In fiction, Caroline : Little House, revisited by Sarah Miller has been a recent hit for adult readers. This historical fiction novel tells the story of the family’s homesteading attempt in Kansas Indian Territory from Ma’s perspective. You may be familiar with the story from the third book in the children’s series “Little House on the Prairie.”
Many Midwesterners have fond memories of reading the “Little House” series or watching the 1970s Little House on the Prairie TV show, even in reruns. It brings back a comfy nostalgia of simpler times, self-reliance and family togetherness. Those themes seemed particularly significant during a year of quarantining and social distancing. I heard of people turning to Wilder’s The Long Winter to see how her family made it through the 1880-1881 South Dakota winter filled with the blizzards, boredom and monotony — and they didn’t even have wi-fi! It might be worth a revisit for you.
Looking at the “Little House” book series through a modern lens, we see it is not without problems in how it treats Indigenous people and people of color. The American Library Association responded to a re-examination of her work by changing the Laura Ingalls Wilder Award to the Children’s Literature Legacy Award in 2018. Before and after the name change, the award aimed to honor an author or illustrator whose books have made a significant and lasting contribution to children’s literature. If you are interested in an academic approach to Laura Ingalls Wilder, I suggest exploring the Davenport Public Library’s Online Reference & Research Resources. The Educator’s Reference database, for example, has several article’s discussing the ALA decision to change the name of the award. A search for “Laura Ingalls Wilder” generates an article with alternatives to the “Little House” series, such as Betsy-Tacy by Maud Lovelace and the Birchbark House series by Louise Erdrich. There are dozens of other full-text articles about Laura Ingalls Wilder, her work and her writing.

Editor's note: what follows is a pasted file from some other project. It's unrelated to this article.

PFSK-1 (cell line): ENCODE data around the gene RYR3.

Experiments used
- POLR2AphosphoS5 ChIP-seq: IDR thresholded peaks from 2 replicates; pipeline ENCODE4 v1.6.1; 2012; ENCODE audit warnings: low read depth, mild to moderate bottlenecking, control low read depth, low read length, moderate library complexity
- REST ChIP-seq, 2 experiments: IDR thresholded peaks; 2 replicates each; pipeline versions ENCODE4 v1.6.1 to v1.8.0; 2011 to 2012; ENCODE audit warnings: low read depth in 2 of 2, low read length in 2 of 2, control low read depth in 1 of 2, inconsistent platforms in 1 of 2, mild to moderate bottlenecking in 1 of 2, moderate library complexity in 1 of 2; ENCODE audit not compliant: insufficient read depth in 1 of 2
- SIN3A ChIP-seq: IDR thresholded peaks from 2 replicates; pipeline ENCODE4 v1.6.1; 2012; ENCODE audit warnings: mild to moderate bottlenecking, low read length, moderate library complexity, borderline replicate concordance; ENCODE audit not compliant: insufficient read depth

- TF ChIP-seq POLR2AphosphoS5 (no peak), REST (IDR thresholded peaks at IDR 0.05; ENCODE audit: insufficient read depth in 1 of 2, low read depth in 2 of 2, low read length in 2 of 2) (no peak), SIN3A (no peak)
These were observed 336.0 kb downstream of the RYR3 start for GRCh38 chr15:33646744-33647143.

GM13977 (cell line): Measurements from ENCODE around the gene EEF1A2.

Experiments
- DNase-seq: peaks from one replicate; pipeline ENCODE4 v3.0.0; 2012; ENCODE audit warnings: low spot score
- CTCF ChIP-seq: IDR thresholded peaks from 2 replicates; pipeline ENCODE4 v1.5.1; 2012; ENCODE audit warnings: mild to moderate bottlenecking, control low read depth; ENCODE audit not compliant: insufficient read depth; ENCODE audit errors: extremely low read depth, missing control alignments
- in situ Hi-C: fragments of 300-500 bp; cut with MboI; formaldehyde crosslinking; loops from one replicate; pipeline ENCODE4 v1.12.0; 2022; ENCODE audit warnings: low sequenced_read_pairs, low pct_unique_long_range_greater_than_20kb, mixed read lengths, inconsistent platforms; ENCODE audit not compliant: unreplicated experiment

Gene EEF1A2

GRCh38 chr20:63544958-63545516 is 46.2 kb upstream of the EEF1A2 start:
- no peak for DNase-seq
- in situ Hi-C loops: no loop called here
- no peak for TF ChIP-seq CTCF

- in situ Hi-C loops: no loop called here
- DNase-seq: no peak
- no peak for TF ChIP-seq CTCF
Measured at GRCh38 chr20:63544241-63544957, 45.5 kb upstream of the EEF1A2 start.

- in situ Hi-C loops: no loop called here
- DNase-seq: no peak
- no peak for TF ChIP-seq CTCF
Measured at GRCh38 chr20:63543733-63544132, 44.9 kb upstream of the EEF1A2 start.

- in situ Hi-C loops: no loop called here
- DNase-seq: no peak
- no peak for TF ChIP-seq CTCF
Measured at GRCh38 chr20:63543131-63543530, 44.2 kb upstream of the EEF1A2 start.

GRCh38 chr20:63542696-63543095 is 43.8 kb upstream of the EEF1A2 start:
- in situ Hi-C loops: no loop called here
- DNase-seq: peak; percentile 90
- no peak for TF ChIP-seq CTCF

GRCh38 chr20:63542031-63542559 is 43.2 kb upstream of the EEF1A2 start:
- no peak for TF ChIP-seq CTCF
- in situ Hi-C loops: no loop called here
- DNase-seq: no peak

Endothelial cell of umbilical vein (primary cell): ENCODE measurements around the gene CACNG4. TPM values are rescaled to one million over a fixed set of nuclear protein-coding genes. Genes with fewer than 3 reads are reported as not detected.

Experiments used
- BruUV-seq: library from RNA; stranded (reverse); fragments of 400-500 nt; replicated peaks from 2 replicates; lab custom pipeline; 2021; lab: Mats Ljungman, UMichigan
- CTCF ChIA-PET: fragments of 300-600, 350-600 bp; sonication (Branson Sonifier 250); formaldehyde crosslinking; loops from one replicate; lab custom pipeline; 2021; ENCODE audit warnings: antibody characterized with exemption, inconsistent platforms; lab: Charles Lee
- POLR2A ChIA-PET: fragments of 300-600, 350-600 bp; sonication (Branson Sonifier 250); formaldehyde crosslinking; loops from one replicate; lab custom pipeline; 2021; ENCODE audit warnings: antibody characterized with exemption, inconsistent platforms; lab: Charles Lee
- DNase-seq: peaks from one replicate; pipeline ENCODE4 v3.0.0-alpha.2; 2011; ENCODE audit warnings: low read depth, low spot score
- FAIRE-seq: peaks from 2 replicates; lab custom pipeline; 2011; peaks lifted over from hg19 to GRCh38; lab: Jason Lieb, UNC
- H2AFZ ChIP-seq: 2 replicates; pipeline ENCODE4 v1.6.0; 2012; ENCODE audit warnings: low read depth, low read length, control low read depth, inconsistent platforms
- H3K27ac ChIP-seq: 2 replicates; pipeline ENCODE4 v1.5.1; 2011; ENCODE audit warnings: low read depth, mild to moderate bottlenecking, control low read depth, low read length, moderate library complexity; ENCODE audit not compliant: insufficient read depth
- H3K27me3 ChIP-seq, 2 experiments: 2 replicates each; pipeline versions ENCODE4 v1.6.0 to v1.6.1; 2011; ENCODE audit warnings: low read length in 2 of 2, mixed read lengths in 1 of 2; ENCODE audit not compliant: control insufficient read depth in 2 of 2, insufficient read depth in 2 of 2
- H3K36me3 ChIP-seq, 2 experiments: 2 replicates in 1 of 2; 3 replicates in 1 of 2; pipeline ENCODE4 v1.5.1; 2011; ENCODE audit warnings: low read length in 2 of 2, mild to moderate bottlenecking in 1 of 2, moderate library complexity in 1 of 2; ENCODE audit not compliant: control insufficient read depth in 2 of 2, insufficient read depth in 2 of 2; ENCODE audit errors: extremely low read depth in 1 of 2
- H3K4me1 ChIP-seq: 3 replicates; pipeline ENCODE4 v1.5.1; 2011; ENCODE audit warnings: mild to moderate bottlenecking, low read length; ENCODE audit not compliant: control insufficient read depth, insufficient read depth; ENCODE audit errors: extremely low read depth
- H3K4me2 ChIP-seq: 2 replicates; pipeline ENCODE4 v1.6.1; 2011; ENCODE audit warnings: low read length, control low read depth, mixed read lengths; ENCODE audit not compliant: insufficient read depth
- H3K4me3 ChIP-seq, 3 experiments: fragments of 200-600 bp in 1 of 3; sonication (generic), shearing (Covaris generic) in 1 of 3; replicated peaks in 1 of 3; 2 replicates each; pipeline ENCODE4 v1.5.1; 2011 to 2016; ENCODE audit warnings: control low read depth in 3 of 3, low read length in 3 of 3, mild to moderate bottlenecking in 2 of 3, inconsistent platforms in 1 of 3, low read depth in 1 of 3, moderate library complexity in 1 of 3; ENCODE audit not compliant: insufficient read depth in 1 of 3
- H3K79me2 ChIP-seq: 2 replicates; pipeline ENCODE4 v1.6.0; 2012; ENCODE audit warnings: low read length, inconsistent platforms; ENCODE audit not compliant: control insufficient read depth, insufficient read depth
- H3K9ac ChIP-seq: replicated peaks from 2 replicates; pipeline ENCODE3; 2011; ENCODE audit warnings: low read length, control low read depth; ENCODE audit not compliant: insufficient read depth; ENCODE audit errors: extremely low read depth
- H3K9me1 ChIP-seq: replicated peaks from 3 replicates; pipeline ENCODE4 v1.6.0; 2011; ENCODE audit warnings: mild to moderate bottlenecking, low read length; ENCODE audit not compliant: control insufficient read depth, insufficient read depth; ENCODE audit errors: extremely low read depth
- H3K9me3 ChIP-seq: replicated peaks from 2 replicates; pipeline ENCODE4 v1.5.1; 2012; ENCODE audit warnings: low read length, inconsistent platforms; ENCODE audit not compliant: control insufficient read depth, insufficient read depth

The recent passing of “Jeopardy” host Alex Trebek inspired me to watch the 2019 documentary Game Changers, about the phenomenon of TV game shows, the hosts, the contestants, and the controversies. Viewers are immediately drawn in as Trebek recites a whimsical poem about all the things he could be when he grows up.
“My parents always said:
Alex, get a good education and you can be anything you want to be.
A miner, a designer, or a Vegas headliner.
A teacher, a preacher, or a deep sea researcher.
An actor, a factor, or a farmer in a tractor.
A banker, a flanker, or captain of an ocean tanker.
No one prepared me for game show host. It wasn’t one of the options in the high school career guide.”
From there, Trebek opens the door to the behind-the-scenes world of game shows. The documentary takes viewers through:
• the history of game shows making the transition from radio to television
• the 1950s game show scandals and how that changed the rules and regulations of the contests
• trends in daytime and prime time game shows
• and the more recent phenomenon of shows like “Deal or No Deal” and “Who Wants to be a Millionaire?”